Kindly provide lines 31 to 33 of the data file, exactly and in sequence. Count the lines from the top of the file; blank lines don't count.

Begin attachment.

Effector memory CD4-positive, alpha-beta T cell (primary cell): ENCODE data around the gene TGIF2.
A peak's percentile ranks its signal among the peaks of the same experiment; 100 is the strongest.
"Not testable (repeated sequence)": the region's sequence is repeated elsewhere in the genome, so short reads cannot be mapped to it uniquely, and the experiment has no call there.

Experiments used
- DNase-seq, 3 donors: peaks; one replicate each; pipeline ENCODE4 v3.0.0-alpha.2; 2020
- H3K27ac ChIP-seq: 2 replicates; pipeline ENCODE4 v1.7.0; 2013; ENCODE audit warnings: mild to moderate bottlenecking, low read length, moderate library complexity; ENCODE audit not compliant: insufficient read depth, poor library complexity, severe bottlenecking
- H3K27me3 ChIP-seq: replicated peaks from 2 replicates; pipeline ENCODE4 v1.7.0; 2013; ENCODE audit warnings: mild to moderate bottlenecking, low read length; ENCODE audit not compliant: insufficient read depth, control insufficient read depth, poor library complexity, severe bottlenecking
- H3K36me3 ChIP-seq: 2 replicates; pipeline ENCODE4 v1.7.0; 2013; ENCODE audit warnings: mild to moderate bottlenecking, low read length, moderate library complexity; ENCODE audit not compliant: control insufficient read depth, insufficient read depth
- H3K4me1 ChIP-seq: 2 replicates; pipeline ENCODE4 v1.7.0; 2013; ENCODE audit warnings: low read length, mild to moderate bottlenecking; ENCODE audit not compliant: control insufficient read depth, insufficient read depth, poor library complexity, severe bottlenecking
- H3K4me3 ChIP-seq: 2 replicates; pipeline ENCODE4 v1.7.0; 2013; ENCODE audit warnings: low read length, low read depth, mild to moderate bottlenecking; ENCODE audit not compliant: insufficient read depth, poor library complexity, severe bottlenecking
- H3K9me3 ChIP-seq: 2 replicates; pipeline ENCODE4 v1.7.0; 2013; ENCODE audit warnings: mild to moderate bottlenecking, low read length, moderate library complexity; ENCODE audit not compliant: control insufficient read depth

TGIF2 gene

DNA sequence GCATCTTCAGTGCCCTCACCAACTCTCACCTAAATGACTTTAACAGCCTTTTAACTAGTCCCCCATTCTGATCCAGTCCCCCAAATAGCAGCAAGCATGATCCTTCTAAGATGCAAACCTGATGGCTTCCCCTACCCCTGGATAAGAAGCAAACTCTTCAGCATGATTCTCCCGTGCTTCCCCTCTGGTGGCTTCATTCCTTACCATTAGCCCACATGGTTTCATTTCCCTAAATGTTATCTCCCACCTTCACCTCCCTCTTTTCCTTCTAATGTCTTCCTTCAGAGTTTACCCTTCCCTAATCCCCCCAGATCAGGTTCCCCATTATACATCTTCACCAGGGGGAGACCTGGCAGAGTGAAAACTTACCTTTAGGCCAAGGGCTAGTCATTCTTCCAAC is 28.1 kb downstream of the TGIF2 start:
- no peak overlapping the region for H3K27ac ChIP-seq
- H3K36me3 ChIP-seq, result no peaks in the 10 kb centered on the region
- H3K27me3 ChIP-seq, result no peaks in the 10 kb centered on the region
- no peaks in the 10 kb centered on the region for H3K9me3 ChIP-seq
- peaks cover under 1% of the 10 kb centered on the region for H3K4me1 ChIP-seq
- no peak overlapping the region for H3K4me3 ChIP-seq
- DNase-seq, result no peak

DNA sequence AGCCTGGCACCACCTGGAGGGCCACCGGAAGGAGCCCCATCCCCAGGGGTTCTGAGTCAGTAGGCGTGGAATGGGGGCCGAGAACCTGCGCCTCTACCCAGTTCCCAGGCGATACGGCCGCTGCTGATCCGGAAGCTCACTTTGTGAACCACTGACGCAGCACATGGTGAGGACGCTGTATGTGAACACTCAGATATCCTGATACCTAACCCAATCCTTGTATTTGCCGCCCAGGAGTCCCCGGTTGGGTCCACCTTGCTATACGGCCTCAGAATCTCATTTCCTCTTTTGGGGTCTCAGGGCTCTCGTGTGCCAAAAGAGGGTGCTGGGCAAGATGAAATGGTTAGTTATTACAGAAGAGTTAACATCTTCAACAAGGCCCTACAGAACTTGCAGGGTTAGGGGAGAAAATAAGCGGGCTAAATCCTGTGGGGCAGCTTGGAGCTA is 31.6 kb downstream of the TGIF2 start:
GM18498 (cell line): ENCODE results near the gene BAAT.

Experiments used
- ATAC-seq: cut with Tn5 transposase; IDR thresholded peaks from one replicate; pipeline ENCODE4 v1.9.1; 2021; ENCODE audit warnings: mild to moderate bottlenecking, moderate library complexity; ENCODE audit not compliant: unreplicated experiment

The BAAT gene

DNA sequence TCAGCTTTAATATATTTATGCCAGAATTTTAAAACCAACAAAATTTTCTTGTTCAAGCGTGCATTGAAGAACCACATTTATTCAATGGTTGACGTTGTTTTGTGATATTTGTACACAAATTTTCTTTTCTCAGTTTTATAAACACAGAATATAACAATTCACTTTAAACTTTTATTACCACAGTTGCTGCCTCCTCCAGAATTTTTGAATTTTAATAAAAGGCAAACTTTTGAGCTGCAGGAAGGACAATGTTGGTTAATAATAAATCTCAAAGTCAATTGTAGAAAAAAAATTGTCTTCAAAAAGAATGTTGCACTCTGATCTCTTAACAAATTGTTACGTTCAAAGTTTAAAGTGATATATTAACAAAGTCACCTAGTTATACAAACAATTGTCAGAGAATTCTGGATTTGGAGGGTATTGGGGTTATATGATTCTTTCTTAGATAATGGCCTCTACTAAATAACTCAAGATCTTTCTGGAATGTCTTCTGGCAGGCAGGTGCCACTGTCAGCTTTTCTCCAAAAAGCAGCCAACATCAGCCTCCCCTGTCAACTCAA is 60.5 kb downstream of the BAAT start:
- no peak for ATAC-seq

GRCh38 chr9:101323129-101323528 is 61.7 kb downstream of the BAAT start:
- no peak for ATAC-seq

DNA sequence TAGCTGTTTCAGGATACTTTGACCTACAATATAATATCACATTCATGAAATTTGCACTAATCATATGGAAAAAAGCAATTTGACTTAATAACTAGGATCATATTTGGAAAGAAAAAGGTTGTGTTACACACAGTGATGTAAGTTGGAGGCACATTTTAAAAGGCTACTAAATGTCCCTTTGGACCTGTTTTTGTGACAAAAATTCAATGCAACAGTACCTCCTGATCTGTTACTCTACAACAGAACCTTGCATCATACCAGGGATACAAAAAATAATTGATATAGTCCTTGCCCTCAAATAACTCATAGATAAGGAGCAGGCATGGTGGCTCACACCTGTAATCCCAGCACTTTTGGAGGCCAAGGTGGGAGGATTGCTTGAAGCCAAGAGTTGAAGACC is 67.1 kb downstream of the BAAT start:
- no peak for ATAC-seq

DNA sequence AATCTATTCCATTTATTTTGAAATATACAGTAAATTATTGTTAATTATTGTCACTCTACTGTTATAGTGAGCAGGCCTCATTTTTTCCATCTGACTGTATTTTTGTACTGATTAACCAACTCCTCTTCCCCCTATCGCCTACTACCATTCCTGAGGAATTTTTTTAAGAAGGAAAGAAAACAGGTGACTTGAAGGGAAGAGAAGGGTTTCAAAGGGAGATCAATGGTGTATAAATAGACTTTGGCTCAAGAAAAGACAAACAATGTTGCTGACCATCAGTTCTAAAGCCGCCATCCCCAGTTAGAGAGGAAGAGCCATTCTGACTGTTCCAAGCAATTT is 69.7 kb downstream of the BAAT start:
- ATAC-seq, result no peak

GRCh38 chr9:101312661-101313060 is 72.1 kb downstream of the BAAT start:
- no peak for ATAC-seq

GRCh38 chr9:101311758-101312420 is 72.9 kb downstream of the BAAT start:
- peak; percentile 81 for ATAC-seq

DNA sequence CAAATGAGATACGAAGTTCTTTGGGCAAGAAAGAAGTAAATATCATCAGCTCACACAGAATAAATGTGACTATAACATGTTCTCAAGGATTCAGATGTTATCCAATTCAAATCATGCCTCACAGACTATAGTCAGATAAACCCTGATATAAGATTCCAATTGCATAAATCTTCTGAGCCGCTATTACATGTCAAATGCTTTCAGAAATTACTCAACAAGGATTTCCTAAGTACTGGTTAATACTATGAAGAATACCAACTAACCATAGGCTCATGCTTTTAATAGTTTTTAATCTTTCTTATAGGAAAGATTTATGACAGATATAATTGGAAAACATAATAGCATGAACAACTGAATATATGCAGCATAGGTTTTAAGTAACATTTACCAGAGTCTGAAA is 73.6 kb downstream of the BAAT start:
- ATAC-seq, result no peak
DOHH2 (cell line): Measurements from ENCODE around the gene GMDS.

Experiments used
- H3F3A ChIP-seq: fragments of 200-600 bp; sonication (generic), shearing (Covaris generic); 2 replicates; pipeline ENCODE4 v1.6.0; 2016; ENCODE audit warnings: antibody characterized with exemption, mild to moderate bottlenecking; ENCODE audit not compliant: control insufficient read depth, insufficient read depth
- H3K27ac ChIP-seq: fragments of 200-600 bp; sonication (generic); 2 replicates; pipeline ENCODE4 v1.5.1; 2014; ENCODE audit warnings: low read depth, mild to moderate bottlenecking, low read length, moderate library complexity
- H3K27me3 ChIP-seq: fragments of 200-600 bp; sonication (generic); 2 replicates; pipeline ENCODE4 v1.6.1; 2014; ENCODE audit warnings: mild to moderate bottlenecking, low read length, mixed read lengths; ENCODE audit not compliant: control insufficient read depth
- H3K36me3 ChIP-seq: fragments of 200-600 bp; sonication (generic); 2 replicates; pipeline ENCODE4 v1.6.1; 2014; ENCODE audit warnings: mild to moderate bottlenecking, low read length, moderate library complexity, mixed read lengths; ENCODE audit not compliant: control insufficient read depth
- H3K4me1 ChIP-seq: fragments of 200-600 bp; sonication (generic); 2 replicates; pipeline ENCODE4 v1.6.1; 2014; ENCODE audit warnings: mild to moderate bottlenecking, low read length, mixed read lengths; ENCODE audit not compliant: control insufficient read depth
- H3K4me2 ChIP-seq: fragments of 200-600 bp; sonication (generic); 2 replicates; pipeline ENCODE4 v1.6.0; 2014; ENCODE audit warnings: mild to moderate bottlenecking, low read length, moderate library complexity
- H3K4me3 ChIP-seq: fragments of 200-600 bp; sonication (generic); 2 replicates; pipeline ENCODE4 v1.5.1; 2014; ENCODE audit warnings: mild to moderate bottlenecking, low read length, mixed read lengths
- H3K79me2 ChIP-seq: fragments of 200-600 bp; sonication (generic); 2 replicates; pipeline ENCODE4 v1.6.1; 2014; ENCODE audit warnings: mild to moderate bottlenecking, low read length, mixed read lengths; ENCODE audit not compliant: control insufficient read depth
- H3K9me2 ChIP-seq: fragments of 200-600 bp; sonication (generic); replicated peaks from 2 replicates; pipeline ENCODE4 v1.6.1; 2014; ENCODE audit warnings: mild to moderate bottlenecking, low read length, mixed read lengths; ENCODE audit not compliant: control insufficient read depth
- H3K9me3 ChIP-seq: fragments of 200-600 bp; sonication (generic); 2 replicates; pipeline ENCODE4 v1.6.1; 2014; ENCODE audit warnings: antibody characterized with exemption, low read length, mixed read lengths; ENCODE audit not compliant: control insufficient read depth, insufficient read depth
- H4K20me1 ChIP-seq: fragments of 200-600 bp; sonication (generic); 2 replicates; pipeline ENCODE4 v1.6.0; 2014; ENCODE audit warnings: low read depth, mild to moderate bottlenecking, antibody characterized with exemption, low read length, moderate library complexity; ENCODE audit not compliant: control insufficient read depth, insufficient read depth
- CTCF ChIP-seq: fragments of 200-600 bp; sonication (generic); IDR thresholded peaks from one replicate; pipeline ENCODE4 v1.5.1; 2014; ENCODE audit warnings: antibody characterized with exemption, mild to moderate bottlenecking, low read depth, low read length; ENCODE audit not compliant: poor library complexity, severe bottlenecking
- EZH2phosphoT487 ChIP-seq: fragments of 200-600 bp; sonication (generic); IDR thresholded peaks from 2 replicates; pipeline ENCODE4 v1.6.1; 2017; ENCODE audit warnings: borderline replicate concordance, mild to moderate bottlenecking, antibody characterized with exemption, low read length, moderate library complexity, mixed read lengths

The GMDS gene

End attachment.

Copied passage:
- no peak for ATAC-seq

DNA sequence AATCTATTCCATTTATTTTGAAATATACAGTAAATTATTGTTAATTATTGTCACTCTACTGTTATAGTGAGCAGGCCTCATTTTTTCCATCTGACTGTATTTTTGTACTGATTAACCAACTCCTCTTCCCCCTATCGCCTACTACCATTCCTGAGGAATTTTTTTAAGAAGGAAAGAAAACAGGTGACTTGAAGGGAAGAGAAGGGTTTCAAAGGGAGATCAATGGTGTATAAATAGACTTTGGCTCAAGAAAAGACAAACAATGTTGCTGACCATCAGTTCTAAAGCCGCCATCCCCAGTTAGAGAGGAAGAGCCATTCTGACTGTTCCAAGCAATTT is 69.7 kb downstream of the BAAT start:
- ATAC-seq, result no peak